Letting Go of Past Labels

           Have you ever created a label for yourself in your faith? I grew up in the Roman Church, but my family didn’t always attend regularly, so we stopped when our church started struggling. I didn’t reexamine my relationship with God until I was diagnosed with a rare disease as a young adult. Over 9 years later, I find that I can still label myself as being less knowledgeable or qualified to speak about God to other Christians because of my past. However, this is not the attitude in our faith that the Bible encourages us to have.

            Before the apostle Paul was converted, He was a zealous Pharisee. Philippians 3:4-6 reads, “If anyone else thinks he has reason for confidence in the flesh, I have more: circumcised on the eighth day, of the people of Israel, of the tribe of Benjamin, a Hebrew of Hebrews; as to the law, a Pharisee; as to zeal, a persecutor of the church; as to righteousness under the law, blameless.” As a Pharisee, Paul was involved with Stephen being stoned to death (Acts 7:54-60) and committed a lot of heinous acts against the early church (Acts 22:3-5). Paul had such a powerful reputation against the early church, that many people had a hard time believing he’d changed (Acts 9:13-14, 21, 26).

The apostle Paul isn’t the only person in the Bible who had the challenge of overcoming labels. Many people labeled Jesus Christ as everything but the Messiah because of His simple upbringing and birthplace. After Jesus began preaching in his hometown in Luke 4:24, He said, “Truly, I say to you, no prophet is acceptable in his hometown.” Jesus said this because the townspeople questioned, “Is not this Joseph's son?” and demanded that he produce miracles as He did in Capernaum for proof. The members of Jesus’ hometown weren’t the only ones to cast their doubts and labels upon Jesus. John 7:5 reads, “For not even his brothers believed in him.” Even the teachers of the Old Law who could have read the Old Testament verses about Jesus’ simple life (Isaiah 53:2) were stubborn to their biases. John 7:52 records the Pharisees having said, “Search and see that no prophet arises from Galilee.”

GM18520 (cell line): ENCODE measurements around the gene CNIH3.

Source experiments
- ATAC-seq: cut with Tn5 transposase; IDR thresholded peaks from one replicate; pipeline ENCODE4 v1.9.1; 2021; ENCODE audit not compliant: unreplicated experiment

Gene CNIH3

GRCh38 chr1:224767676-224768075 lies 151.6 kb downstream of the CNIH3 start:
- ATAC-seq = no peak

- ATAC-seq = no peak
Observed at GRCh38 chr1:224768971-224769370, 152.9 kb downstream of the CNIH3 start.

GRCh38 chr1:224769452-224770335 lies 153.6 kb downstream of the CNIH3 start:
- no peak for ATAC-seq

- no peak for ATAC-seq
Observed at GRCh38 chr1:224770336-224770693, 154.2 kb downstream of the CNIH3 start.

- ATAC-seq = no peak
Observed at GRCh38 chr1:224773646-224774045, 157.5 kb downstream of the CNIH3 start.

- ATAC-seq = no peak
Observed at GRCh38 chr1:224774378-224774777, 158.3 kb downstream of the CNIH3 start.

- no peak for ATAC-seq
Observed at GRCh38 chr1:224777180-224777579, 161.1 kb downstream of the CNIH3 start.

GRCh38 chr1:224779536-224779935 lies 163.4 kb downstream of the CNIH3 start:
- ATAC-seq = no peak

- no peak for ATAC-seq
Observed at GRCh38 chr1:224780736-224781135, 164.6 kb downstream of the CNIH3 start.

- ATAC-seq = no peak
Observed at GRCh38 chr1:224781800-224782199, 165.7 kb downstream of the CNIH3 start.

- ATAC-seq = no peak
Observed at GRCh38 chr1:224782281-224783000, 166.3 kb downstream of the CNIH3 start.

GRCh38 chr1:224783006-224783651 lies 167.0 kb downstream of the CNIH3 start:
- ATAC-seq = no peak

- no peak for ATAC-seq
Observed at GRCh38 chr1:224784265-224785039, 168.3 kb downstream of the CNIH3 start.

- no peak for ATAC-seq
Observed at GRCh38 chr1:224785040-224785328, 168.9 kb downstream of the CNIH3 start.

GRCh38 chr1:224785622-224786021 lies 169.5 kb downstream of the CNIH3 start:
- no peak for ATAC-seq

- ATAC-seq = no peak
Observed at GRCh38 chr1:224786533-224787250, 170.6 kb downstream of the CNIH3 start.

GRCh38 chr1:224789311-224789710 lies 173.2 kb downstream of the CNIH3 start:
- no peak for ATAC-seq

Jesus said that the world will hate His disciples because He chose us and the world hated Him first (John 15:18-25). As God’s children, we already have one adversary trying to doubt and label us, we don’t need ourselves to become our enemy too. In John 16:33 Jesus also says to His disciples, ”In me you may have peace. In the world you will have tribulation. But take heart; I have overcome the world.” Paul could have chosen to let his past define his new Christian identity and cling to self-doubt. Instead, he challenges God’s children to trust in Him. Thus, strengthening us to put our past and its labels behind us so we can prioritize bringing glory to Him. In Philippians 3:13-16 Paul wrote, “But one thing I do: forgetting what lies behind and straining forward to what lies ahead, I press on toward the goal for the prize of the upward call of God in Christ Jesus. Let those of us who are mature think this way…let us hold true to what we have attained.”